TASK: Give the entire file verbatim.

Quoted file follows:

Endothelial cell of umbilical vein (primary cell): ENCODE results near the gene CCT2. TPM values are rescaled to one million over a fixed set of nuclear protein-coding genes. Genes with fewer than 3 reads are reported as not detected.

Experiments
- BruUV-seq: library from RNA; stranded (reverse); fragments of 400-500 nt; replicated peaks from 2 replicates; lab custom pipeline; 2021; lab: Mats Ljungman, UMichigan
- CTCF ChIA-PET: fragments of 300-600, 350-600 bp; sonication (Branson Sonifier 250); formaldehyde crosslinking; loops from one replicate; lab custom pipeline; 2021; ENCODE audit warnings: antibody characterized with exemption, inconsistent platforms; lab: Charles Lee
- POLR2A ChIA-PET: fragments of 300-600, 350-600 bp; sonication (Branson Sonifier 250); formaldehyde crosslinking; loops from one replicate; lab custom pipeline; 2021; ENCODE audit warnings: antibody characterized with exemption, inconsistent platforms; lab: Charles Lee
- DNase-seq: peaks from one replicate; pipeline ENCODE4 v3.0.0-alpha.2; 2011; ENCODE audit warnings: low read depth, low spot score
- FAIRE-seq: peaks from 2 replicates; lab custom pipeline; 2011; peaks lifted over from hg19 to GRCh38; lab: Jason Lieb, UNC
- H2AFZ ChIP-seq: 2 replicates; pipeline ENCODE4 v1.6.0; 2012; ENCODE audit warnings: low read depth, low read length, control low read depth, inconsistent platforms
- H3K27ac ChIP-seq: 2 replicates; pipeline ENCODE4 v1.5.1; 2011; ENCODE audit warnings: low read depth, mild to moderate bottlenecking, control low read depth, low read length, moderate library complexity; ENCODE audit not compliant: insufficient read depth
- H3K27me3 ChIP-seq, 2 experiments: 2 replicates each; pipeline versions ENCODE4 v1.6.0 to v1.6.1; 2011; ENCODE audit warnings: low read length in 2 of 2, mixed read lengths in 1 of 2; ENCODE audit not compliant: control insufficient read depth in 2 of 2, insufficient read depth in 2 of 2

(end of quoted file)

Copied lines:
Endothelial cell of umbilical vein (primary cell): ENCODE results near the gene CCT2. TPM values are rescaled to one million over a fixed set of nuclear protein-coding genes. Genes with fewer than 3 reads are reported as not detected.

Experiments
- BruUV-seq: library from RNA; stranded (reverse); fragments of 400-500 nt; replicated peaks from 2 replicates; lab custom pipeline; 2021; lab: Mats Ljungman, UMichigan
- CTCF ChIA-PET: fragments of 300-600, 350-600 bp; sonication (Branson Sonifier 250); formaldehyde crosslinking; loops from one replicate; lab custom pipeline; 2021; ENCODE audit warnings: antibody characterized with exemption, inconsistent platforms; lab: Charles Lee
- POLR2A ChIA-PET: fragments of 300-600, 350-600 bp; sonication (Branson Sonifier 250); formaldehyde crosslinking; loops from one replicate; lab custom pipeline; 2021; ENCODE audit warnings: antibody characterized with exemption, inconsistent platforms; lab: Charles Lee
- DNase-seq: peaks from one replicate; pipeline ENCODE4 v3.0.0-alpha.2; 2011; ENCODE audit warnings: low read depth, low spot score
- FAIRE-seq: peaks from 2 replicates; lab custom pipeline; 2011; peaks lifted over from hg19 to GRCh38; lab: Jason Lieb, UNC
- H2AFZ ChIP-seq: 2 replicates; pipeline ENCODE4 v1.6.0; 2012; ENCODE audit warnings: low read depth, low read length, control low read depth, inconsistent platforms
- H3K27ac ChIP-seq: 2 replicates; pipeline ENCODE4 v1.5.1; 2011; ENCODE audit warnings: low read depth, mild to moderate bottlenecking, control low read depth, low read length, moderate library complexity; ENCODE audit not compliant: insufficient read depth
- H3K27me3 ChIP-seq, 2 experiments: 2 replicates each; pipeline versions ENCODE4 v1.6.0 to v1.6.1; 2011; ENCODE audit warnings: low read length in 2 of 2, mixed read lengths in 1 of 2; ENCODE audit not compliant: control insufficient read depth in 2 of 2, insufficient read depth in 2 of 2